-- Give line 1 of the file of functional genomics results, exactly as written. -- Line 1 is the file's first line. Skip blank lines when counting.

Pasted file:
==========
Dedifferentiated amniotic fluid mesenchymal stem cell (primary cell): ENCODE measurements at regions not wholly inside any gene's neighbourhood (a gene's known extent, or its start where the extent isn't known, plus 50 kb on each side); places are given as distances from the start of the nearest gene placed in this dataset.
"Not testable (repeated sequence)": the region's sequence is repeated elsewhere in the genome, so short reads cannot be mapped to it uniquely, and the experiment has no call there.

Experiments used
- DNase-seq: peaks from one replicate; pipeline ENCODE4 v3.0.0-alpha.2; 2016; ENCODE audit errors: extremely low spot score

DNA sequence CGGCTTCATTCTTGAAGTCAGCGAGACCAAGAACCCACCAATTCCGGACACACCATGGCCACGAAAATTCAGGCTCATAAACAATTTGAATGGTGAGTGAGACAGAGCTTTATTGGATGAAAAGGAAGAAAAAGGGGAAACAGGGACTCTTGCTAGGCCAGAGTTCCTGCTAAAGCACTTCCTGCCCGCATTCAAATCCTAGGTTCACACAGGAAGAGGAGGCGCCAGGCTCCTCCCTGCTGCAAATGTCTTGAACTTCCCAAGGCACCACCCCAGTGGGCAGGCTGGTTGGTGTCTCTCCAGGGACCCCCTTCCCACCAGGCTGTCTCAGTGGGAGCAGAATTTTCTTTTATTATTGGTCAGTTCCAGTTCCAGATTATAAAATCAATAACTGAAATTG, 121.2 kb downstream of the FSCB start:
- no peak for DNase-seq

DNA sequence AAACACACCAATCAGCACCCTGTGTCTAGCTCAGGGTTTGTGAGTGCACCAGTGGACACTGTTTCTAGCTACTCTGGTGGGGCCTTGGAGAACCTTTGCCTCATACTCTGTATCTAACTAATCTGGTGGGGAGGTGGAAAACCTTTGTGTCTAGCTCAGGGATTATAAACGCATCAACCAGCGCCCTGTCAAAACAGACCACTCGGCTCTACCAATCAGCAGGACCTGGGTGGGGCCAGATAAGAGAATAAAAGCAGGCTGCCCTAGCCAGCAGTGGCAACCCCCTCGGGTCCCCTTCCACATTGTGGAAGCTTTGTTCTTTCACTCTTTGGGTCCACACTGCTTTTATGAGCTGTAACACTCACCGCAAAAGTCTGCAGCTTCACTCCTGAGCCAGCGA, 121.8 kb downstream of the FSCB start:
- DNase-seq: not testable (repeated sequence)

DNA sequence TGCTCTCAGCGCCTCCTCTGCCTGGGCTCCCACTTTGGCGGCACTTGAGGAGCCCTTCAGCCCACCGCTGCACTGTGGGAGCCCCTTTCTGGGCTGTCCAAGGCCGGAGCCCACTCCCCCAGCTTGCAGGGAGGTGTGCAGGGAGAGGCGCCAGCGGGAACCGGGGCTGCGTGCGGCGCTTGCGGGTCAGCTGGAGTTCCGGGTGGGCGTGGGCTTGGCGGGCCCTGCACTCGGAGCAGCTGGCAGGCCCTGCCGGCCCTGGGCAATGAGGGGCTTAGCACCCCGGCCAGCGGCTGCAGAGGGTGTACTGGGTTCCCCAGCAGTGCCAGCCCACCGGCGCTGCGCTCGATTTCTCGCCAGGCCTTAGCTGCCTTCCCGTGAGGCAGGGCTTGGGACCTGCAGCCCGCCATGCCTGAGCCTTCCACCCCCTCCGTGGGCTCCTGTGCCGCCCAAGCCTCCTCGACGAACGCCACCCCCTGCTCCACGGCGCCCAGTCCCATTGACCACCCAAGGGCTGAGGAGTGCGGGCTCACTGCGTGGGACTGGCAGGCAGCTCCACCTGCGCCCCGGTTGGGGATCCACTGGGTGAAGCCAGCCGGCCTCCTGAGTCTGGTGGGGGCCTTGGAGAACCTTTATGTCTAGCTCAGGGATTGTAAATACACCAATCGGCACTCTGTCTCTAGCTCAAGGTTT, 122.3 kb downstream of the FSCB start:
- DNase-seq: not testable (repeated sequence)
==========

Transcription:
Dedifferentiated amniotic fluid mesenchymal stem cell (primary cell): ENCODE measurements at regions not wholly inside any gene's neighbourhood (a gene's known extent, or its start where the extent isn't known, plus 50 kb on each side); places are given as distances from the start of the nearest gene placed in this dataset.